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Watch out! Draco Malfoy has grown up

The character was once a slight annoyance to Harry and the gang, but in "The Half-Blood Prince" he becomes a game changer.
/ Source: contributor

Draco Malfoy is a brat. He’s been a brat ever since he first showed up in “Harry Potter and the Sorcerer’s Stone,” and presumably he’s still a brat today. Were it not for the fact that he carries a wand and can curse people, he’d be at home in every schoolyard on the planet, basking in the glow of knowing that he was both disliked and feared by most who crossed his path.

Brats are allowed to be brats because there are no consequences for their actions. If they have a problem with a teacher, mom or dad calls the school and it soon becomes the teacher’s problem. If they don’t make first-string on the Quidditch team, daddy pulls some strings and makes a donation, and suddenly there’s an opening at seeker. They get what they want, and anyone who stands in their path deserves no more sympathy than Snape shows to Gryffindor.

While nobody likes a brat, they are more annoying than dangerous, because there is a line that they do not cross. They will get you detention or suspended from school, but not expelled. If you get expelled, they lose their power over you, which defeats the purpose of brattiness. It’s hard to lord status over someone who isn’t there.

Malfoy grows upFor the first five books and movies of the Harry Potter franchise, that’s all Malfoy, played by Tom Felton, is, which makes him nothing more than the stock bully and therefore boring. He is irritatingly ineffective even in the petty mischief he tries to inflict. While he’s of great importance to the students at Hogwarts, the universe of Harry Potter fans can safely dismiss him as a storybook villain like in every other book of young adult fiction on the shelves.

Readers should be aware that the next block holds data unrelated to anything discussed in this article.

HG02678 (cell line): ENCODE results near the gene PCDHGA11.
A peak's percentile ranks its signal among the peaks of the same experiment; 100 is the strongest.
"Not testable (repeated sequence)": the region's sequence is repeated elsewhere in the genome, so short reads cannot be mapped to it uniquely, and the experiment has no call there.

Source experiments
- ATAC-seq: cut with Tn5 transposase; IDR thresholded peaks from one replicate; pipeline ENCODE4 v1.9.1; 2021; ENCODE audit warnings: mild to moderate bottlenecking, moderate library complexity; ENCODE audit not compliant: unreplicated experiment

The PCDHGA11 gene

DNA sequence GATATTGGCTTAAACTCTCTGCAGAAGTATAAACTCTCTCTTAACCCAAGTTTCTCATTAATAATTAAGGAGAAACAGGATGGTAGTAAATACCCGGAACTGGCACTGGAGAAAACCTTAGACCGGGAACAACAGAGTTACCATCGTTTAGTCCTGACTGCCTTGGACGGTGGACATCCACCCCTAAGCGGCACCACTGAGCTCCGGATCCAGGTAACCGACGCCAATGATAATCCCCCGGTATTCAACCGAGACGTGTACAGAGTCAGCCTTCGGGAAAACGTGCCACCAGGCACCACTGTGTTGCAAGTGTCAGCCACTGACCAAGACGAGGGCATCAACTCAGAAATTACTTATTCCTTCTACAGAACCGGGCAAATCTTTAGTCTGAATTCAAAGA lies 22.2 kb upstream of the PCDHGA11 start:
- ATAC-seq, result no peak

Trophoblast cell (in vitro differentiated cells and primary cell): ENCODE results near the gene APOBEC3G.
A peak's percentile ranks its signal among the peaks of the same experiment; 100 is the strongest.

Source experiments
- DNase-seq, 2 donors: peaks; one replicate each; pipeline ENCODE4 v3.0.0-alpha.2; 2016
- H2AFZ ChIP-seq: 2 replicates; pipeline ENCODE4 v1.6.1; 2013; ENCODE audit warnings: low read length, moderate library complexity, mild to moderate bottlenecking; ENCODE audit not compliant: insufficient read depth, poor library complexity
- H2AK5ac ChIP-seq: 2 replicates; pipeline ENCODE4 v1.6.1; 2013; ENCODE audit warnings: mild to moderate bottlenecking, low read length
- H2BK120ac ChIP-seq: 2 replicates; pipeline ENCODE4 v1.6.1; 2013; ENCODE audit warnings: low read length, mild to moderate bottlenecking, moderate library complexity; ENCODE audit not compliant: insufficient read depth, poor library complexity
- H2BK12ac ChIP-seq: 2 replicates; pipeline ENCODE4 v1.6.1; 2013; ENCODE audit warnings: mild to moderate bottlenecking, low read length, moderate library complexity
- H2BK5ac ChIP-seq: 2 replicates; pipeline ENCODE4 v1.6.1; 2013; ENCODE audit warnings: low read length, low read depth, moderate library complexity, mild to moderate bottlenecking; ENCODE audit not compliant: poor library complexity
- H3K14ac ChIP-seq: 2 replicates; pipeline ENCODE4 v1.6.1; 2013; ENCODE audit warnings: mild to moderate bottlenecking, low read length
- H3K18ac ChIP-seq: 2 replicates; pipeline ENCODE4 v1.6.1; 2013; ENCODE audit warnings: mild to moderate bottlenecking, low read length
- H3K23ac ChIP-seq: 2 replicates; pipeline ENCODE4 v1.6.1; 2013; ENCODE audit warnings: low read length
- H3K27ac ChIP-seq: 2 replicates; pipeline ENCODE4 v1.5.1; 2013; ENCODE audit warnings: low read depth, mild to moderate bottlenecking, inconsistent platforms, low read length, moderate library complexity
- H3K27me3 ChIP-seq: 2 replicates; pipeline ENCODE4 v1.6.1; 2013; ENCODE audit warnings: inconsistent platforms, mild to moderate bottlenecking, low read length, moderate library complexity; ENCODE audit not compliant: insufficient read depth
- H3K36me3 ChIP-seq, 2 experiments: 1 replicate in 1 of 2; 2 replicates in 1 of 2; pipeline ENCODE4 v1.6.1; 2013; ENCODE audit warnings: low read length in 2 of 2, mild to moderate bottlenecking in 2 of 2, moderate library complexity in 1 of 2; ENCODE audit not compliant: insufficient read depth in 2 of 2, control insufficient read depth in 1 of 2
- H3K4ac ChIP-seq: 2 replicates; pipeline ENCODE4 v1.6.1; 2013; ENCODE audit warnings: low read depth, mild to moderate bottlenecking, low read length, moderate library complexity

That all changes in “Half-Blood Prince,” because it’s the book where Malfoy has to start growing up. By losing some of the protections that give him his sense of confidence at the same time he’s given the most challenging assignment possible, Malfoy becomes at once more dangerous and more sympathetic. Where before he was the little snot that everyone wanted to practice their Cruciatus Curses on, now he’s bitten off more than he can chew, and more than he really wants to.

That makes him more dangerous in the Potter universe, but also more compelling in this one.

“Half-Blood Prince” is Malfoy’s coming out party, and at a great time. By this point, Harry and his friends are at their most boring point of the series. Yeah, yeah, they’re doing good and fighting evil, and falling in love, and … zzzzz. It’s easy to guess what they’ll be doing at any given time — whatever is good and heroic.

But for Malfoy, this is a new era that’s both exciting and scary due to changing circumstances. Unlike Harry, Malfoy has spent the first five books, and indeed his entire life, protected by those who are close to him. Malfoy Manor may not have been Club Med, but with mom and dad around to guide him and house elves to pick up his messes, he had it a lot better than Potter living under the Dursley stairs.

At Hogwarts, he’s had his influential father always ready to step in, plus Snape to make sure he avoids any serious harm. As long as he doesn’t actually break out the Avada Kedavra on a fellow student, the worst punishment he faces is the occasional detention and points taken from his House.

Pushed into a cornerBut “Half-Blood Prince” finds Malfoy in a different light. His father is in Azkaban. Voldemort has given Malfoy a terrible mission that has little chance of success. And Malfoy no longer trusts Snape, leaving him alone except for his two loser friends Crabbe and Goyle, who mostly get in the way.

Now, instead of being just a brat, Malfoy is a teenager trying to decide what and who he wants to be. Nobody understands him, all the adults are getting up in his business, an uninvited werewolf is crashing his Hogwarts party, and his homework is to kill the headmaster. He even has to bail on the Quidditch team because of that stupid after-school job.

His initial response is to look for the easiest and most passive way of accomplishing the job. He sets plots in motion but relies on others to actually deliver the goods, with predictably poor results. When it becomes clear that he might actually have to do the assigned work, he withdraws into his room (well, the Room of Requirement) and mopes. Anyone with a teenager in the family will find this a distressingly familiar routine.

Finally, he has to do the un-brat like measure of growing up. It’s the moment where the light bulb goes on and he realizes that, wait a minute, bad guys actually kill people, not just make slugs come out of their mouths or pick on the unpopular kids. And he doesn’t expect anyone to be there to bail him out, so for the first time we see the weight on his shoulders that Harry has carried for his entire life.

Sure, he still has bratty tendencies. But as the premiere date for “Half-Blood Prince” looms, for the first time his character is actually worth watching.